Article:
Test transistor using digital multimeter

taken from: http://www.kpsec.freeuk.com/components/tran.htm

Testing a transistor

Transistors can be damaged by heat when soldering or by misuse in a circuit. If you suspect that a transistor may be damaged there are two easy ways to test it:

testing a transistor
Testing an NPN transistor

1. Testing with a multimeter

Use a multimeter or a simple tester(battery, resistor and LED) to check each pair of leads for conduction. Set a digital multimeter to diode test and an analogue multimeter to a low resistance range.

Test each pair of leads both ways (six tests in total):

  • The base-emitter (BE) junction should behave like a diode and conduct one way only.
  • The base-collector (BC) junction should behave like a diode and conduct one way only.
  • The collector-emitter (CE) should not conduct either way.

The diagram shows how the junctions behave in an NPN transistor. The diodes are reversed in a PNP transistor but the same test procedure can be used.

testing a transistor
A simple switching circuit
to test an NPN transistor

2. Testing in a simple switching circuit

Connect the transistor into the circuit shown on the right which uses the transistor as a switch. The supply voltage is not critical, anything between 5 and 12V is suitable. This circuit can be quickly built on breadboard for example. Take care to include the 10kohmresistor in the base connection or you will destroy the transistor as you test it!

If the transistor is OK the LED should light when the switch is pressed and not light when the switch is released.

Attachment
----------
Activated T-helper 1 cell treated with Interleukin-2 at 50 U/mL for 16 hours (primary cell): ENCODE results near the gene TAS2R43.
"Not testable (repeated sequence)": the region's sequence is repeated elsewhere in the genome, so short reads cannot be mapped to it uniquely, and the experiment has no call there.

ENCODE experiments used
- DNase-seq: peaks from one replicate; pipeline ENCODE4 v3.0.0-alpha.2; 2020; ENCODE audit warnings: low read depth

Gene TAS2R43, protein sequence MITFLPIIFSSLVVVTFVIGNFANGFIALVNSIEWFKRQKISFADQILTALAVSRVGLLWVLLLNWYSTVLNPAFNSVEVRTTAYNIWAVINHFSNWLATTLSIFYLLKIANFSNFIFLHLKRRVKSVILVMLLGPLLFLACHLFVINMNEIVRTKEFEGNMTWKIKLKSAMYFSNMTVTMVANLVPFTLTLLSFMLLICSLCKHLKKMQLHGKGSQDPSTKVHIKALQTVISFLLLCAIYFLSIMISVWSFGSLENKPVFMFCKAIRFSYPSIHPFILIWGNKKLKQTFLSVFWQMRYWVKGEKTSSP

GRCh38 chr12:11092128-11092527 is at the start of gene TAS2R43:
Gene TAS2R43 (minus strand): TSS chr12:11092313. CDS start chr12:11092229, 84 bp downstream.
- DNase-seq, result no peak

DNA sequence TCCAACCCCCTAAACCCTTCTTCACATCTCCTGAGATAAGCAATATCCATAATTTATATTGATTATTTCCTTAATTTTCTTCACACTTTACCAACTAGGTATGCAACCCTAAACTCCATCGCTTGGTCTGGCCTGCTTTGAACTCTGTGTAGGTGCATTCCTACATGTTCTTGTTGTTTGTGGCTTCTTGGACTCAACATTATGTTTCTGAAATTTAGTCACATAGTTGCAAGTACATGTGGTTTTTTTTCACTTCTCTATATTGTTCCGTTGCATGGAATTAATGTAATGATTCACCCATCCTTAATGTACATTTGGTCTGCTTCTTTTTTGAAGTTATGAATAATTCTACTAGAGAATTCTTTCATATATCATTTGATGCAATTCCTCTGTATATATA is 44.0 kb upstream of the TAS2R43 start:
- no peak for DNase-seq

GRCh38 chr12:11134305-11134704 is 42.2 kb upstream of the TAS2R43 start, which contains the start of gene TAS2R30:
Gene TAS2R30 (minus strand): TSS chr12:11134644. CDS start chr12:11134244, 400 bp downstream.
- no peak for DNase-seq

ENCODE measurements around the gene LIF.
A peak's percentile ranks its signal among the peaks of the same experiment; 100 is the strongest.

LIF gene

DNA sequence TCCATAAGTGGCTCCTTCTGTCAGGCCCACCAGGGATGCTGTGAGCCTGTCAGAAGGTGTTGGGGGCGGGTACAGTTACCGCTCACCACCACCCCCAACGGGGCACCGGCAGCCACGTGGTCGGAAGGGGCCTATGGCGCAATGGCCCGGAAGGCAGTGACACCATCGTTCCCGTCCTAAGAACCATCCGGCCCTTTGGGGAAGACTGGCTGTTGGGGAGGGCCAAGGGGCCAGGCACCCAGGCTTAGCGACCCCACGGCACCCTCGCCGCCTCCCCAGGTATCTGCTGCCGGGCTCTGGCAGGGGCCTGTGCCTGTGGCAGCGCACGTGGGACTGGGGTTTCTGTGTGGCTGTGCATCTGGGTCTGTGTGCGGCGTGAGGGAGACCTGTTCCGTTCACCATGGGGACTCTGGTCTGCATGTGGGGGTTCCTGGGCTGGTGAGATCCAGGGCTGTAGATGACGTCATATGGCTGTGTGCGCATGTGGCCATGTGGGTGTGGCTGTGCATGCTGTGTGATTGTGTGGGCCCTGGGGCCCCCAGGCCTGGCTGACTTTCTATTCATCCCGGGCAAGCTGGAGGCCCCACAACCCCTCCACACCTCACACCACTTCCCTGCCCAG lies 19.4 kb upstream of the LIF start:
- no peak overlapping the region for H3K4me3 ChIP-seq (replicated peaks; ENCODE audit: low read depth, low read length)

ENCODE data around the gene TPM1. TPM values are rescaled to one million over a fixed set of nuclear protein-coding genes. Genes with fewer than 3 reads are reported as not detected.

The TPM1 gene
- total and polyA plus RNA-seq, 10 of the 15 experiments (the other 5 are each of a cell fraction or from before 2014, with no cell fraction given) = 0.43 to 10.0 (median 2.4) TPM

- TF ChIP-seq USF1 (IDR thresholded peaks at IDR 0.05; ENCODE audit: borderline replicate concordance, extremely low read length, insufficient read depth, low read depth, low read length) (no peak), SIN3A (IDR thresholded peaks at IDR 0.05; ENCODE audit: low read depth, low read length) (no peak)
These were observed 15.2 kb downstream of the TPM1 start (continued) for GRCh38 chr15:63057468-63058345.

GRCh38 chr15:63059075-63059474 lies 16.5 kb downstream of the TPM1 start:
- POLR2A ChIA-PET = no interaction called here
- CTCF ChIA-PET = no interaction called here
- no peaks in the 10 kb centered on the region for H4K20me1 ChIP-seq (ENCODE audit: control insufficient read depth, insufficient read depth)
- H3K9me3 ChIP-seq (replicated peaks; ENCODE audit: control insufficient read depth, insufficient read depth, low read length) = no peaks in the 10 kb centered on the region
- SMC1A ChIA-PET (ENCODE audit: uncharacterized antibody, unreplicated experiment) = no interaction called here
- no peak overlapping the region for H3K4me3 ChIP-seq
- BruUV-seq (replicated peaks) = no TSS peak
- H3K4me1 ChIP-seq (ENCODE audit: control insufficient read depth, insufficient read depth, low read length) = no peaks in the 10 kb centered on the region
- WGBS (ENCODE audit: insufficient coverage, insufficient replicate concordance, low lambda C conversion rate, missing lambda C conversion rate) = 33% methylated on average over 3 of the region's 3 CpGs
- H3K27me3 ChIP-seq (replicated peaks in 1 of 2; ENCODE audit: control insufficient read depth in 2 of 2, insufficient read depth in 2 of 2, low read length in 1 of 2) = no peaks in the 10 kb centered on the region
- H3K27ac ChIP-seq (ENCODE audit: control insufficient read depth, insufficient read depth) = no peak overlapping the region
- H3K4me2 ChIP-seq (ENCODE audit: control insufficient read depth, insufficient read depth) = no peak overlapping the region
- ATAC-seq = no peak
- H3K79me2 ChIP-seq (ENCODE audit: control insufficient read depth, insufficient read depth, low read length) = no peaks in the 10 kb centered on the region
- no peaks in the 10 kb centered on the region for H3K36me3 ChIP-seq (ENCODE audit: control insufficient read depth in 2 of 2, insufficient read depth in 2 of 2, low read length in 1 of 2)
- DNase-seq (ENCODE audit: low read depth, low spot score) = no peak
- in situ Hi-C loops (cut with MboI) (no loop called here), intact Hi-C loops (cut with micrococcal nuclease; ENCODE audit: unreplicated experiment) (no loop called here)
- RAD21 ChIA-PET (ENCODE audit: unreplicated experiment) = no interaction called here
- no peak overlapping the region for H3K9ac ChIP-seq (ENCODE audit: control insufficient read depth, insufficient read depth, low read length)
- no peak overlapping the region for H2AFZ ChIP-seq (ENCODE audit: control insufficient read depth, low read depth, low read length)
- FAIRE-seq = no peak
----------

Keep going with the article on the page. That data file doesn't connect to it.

To test a PNP transistor use the same circuit but reverse the LED and the supply voltage.

Some multimeters have a ‘transistor test’ function which provides a known base current and measures the collector current so as to display the transistor’s DC current gain hFE.


Transistor codes

There are three main series of transistor codes used in the UK:

  • Codes beginning with B (or A), for example BC108, BC478
    The first letter B is for silicon, A is for germanium (rarely used now). The second letter indicates the type; for example C means low power audio frequency; D means high power audio frequency; F means low power high frequency. The rest of the code identifies the particular transistor. There is no obvious logic to the numbering system. Sometimes a letter is added to the end (eg BC108C) to identify a special version of the main type, for example a higher current gain or a different case style. If a project specifies a higher gain version (BC108C) it must be used, but if the general code is given (BC108) any transistor with that code is suitable.
  • Codes beginning with TIP, for example TIP31A
    TIP refers to the manufacturer: Texas Instruments Power transistor. The letter at the end identifies versions with different voltage ratings.
  • Codes beginning with 2N, for example 2N3053
    The initial ’2N’ identifies the part as a transistor and the rest of the code identifies the particular transistor. There is no obvious logic to the numbering system.
About these ads